PROVIDENCE, R.I. (WPRI) — Gov. Gina Raimondo’s administration is quietly looking to fast-track $200 million in new borrowing to repair the “dangerous and crumbling” Viaduct bridges that carry I-95 North alongside the Providence Place mall, after a major jump in the cost of the project.
House and Senate bills filed at the request of the R.I. Department of Transportation suggest paying for the Viaduct Northbound by floating what are known as GARVEE bonds, which involves borrowing against future federal highway funding. (GARVEE is short for “Grant Anticipation Revenue Vehicle.”) The bill also allows the refinancing of older existing GARVEE debt.
In a two-page memo dated Monday, RIDOT officials warned, “The northbound portion of the I-95 Viaduct is dangerous and crumbling. The project needs to be addressed as soon as possible, but it is insufficiently funded.” The agency now estimates the Viaduct’s construction cost at $250 million, but said only $120 million is available for it under the governor’s 10-year RhodeWorks infrastructure plan.
The newly revealed price tag for the project is more than double what RIDOT had expected less than three years ago. A September 2016 RIDOT planning document shows the estimated cost of the Viaduct Northbound was only $110 million at that time. It suggested construction would begin in the spring of 2018 and be complete by 2021.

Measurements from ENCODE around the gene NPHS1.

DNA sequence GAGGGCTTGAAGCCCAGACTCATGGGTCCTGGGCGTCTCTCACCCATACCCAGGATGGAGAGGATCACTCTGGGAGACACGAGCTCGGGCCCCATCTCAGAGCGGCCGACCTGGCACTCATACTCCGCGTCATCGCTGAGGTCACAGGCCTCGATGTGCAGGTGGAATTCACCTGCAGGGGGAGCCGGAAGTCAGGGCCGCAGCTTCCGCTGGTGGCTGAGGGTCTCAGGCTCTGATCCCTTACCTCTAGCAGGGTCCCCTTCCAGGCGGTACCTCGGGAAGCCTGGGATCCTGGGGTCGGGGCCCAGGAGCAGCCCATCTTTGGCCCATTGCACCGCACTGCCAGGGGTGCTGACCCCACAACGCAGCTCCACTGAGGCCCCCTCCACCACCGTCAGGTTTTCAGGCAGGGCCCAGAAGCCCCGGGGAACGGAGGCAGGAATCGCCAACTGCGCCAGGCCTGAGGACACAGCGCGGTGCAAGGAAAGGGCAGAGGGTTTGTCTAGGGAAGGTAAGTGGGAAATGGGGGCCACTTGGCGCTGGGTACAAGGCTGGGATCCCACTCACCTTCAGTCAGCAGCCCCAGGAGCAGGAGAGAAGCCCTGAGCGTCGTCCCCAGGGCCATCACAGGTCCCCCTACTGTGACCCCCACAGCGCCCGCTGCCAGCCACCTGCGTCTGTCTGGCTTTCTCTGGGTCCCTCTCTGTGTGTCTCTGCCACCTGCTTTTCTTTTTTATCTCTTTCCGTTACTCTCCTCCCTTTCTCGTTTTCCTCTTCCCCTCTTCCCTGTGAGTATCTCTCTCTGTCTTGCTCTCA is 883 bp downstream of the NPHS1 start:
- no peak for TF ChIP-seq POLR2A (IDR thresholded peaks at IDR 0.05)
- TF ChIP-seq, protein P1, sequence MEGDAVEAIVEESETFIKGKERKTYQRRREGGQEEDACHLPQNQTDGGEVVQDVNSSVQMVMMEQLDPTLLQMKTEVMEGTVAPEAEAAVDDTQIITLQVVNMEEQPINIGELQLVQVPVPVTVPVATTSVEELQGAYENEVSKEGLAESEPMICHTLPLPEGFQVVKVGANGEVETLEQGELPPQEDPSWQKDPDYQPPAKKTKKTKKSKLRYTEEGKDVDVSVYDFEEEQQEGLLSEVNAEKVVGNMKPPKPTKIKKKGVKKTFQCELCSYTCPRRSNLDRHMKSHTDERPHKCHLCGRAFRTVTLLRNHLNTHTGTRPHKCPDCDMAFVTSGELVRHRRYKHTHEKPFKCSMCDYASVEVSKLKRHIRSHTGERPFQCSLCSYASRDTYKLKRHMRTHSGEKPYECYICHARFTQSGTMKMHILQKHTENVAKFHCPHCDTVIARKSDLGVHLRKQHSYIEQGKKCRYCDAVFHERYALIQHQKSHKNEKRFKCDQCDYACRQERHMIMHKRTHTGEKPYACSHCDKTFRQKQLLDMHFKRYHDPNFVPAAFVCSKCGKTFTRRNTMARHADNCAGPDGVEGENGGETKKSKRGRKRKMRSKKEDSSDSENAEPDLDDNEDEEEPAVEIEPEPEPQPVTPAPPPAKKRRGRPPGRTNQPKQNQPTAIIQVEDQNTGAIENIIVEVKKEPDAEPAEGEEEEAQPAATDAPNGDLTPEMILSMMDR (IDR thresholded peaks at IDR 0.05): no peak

Asked why the cost had ballooned so much, RIDOT spokesperson Charles St. Martin said, “The estimate from 2016 was just that, an estimate. It was just for an in-kind replacement of the bridge.”
“The current, updated design includes the full bridge replacement and numerous other improvements to alleviate daily traffic congestion and improve safety by building dedicated lanes for on- and off-ramp traffic,” he said.
The memo did go on to say that issuing $200 million in 15-year GARVEE bonds “would ensure that RIDOT has enough funding to complete an improvement of the Viaduct and avoid replacing it in-kind or severely limiting the scope of the construction.” The total cost of the borrowing would be capped at $275 million with interest.
RIDOT said the borrowing would have a “minimal” impact on paying for the rest of the 10-year bridge-repair plan, with the cost of the extra debt service covered by the $120 million currently allocated to the Viaduct. In fact, the memo argues the new borrowing would “free up a considerable amount of additional funding,” projected at anywhere from $80 million to $140 million, “to facilitate the completion of other projects.”
The Senate Finance Committee is scheduled to hold a hearing Thursday on the proposal. Senate Majority Whip Maryellen Goodwin, D-Providence, and Senate President Dominick Ruggerio, D-North Providence, are sponsoring the legislation.
Both Senate leaders support the plan, spokesperson Greg Pare said.
“The legislation would enable the state to align funding for a major project to meet upfront costs in anticipation of federal funds expected to come in over time,” he said. “It is consistent with how other large projects have been funded. This is also an opportunity to take advantage of interest rates that are currently low but likely rising in the near future.”